The town of Weymouth is getting louder in its opposition to Spectra Energy’s proposal to build a natural gas compressor station by the Fore River Bridge – with town councilors now joining the mayor, their state legislator, and local residents who’ve crowded meetings and rallied weekly at the foot of the bridge.
Dozens of residents raised objections to the plan in late March at a four-hour hearing in the town before the state Department of Environmental Protection. And more than 60 opponents crowded an April 6 hearing of the Weymouth Conservation Commission, which will decide whether the project meets local and state wetlands requirements. The panel continued the hearing until May 25 to get more information from Spectra about the project’s impact on wetlands and wildlife.
“We’re not going to go away,” said Susan Harden of the group Fore River Residents Against the Compressor Station.
The Town Council joined the fray on April 4, voting to ask both the state and local Conservation Commission to deny permits for the station.
While the state and local environmental agencies have jurisdiction over portions of the project -- to make sure it meets air and water quality rules -- the Federal Energy Regulatory Commission has the ultimate say. Local officials said the US agency can waive local requirements if the energy needs of the project are compelling.
The station is part of the Texas-based company’s $1 billion plan to upgrade and expand its pipeline systems to bring in more natural gas from its network to New England and Canada. The company has said the project is needed to meet consumer demand.
According to documents filed by Spectra, the natural gas is pressurized as it travels through the interstate pipeline system. Along the way, friction and changes in geography slow the gas flow and reduce the pressure, so the gas needs to be periodically compressed at strategic locations along the route in compressor stations.
Spectra looked at seven locations for a compressor station in Eastern Massachusetts – including three in Weymouth, one in Franklin, one in Holbrook, one on Long Island in Boston Harbor, and one on Children’s Island, off the coast of Marblehead.
The other Weymouth locations were next to a CVS store on Washington Street and near Pond Meadow Park, according to Town Councilor Rebecca Haugh.
The company said it chose the 16-acre site on the Fore River because it was closest to the existing pipeline and posed the fewest environmental impacts at the lowest cost. The compressor station would take up 4 acres of the property, which was used in the past for storing coal and oil.
The additional pipeline costs needed to reach the other sites would make the entire expansion project “economically infeasible,” Spectra said in its documents.
But Weymouth residents and officials argue that compressor stations usually are built in rural areas to minimize any potential impact from pollution or explosions.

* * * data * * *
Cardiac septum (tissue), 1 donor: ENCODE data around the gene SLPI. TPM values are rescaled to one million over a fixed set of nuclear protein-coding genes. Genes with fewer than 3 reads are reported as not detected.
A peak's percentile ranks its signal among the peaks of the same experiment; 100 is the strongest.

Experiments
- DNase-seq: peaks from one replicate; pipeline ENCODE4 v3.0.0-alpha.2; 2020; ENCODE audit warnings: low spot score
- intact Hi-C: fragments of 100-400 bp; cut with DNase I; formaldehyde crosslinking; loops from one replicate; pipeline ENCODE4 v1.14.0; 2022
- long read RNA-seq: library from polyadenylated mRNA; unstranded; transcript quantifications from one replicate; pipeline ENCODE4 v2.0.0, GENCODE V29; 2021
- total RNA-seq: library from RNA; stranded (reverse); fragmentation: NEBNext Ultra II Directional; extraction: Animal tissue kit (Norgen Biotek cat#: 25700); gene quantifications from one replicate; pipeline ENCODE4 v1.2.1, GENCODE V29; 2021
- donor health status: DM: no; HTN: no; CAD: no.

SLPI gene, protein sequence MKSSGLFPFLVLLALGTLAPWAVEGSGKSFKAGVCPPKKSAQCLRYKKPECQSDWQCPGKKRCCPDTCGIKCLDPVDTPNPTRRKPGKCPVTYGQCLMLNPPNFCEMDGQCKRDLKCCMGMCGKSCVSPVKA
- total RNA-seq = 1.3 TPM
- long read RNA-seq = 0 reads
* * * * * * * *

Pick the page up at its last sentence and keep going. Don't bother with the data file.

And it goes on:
Opponents say the Fore River location is too close to homes and commuters for a compressor station -- and in what Mayor Robert Hedlund called an “already over-industrialized’’ area next to numerous existing hazardous sites such as the Citgo marine petroleum terminal.
Hedlund cited a litany of other objections in a March 15 letter to Secretary Matthew Beaton of the Massachusetts Executive Office of Energy and Environmental Affairs.
Spectra has submitted its plans in two separate projects called the Atlantic Bridge Project and Access Northeast Project. The first project includes construction of the Fore River compression station, and the second doubles the size of the station and adds 4 miles of pipeline in Weymouth.
Hedlund asked Beaton to review the projects together in a joint environmental impact report. House Majority Leader Ronald Mariano, who represents Holbrook and portions of Quincy and Weymouth, made a similar request.
Katie Gronendyke, a spokeswoman for Beaton’s office, said “because the request was submitted by a third party,” it was forwarded to Spectra for comment and additional information. Once Spectra responds, the state Department of Environmental Protection will issue an advisory opinion within 20 days, she said.
She noted that the public has until April 19 to comment on the project by writing to Frank Taormina, MassDEP Waterways Regulation Program, 1 Winter St., 5th Floor, Boston, MA 02108 or to firstname.lastname@example.org.
Harden said her residents group, which formed a year and a half ago, will continue to keep up the pressure on the various regulatory agencies, including the local Conservation Commission.
Mary Ellen Schloss, the town’s conservation administrator, said she worried about frustrating people who want to talk about the project’s impact on public health and safety -- subjects outside the purview of the commission.
“We have to stick with the fish and the wildlife, the wetland resources,” she said.
Town Councilor Thomas Lacey said people already are frustrated with the process.
“It’s extremely frustrating to watch [Spectra’s representatives] dance around questions,” he said. They gave “a four-minute presentation of a very complex project impacting the South Shore and North Weymouth, and then four hours of smoke and mirrors and tap dancing.”
Hedlund also expressed concern whether the town’s issues would be addressed.
“We’re hopeful, but the odds are tough given the process,” he said. “It’s set up in a way that you really are at the mercy of FERC. And their track record is they approve” projects.
Johanna Seltz can be reached at email@example.com.